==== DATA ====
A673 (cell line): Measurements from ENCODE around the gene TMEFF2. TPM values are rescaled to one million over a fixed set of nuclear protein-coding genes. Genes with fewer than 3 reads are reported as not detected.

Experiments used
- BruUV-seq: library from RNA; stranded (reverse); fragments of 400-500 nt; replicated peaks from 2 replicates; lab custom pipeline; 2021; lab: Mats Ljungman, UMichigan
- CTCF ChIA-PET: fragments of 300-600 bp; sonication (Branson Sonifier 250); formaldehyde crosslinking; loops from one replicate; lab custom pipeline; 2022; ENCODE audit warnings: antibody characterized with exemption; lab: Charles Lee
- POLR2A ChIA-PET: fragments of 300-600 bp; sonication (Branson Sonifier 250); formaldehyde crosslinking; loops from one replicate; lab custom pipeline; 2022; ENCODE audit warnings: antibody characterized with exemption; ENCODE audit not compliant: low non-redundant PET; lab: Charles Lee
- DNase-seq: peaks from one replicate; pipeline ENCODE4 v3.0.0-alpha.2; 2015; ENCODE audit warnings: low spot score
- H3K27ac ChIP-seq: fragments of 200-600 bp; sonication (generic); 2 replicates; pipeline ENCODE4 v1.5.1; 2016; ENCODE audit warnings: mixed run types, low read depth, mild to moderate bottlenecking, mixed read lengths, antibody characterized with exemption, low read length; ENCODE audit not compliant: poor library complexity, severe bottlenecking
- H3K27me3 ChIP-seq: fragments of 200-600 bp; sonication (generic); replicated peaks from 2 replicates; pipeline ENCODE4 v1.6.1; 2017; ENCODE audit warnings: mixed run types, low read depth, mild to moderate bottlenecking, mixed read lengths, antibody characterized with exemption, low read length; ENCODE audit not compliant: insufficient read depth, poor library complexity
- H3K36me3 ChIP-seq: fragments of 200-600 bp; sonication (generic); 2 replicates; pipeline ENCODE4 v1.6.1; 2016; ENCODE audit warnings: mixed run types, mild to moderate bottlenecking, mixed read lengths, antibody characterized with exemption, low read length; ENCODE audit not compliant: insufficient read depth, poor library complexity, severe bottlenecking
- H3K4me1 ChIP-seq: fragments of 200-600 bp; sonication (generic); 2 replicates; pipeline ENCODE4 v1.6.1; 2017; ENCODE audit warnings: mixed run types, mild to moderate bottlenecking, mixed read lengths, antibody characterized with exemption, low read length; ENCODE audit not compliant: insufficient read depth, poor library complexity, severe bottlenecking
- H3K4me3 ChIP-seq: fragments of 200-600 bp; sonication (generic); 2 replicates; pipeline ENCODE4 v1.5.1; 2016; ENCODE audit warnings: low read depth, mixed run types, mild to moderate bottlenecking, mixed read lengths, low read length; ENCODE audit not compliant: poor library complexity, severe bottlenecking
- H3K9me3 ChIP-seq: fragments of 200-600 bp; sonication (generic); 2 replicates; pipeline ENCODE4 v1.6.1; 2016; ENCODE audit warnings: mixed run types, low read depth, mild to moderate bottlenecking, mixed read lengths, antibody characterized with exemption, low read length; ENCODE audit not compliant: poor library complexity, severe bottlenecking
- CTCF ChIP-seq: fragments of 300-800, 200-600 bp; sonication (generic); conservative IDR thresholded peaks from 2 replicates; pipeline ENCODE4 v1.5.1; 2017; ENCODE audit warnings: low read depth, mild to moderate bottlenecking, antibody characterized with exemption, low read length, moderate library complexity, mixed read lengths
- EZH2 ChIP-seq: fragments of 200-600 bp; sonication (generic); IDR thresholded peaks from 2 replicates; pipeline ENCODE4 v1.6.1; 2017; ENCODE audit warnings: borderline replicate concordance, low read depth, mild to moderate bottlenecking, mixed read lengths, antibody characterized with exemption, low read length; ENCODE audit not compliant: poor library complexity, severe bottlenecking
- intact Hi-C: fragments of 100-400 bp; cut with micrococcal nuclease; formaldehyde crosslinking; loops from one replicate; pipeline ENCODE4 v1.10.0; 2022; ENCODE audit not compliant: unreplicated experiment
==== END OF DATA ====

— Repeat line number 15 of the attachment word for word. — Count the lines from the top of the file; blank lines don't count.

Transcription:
- intact Hi-C: fragments of 100-400 bp; cut with micrococcal nuclease; formaldehyde crosslinking; loops from one replicate; pipeline ENCODE4 v1.10.0; 2022; ENCODE audit not compliant: unreplicated experiment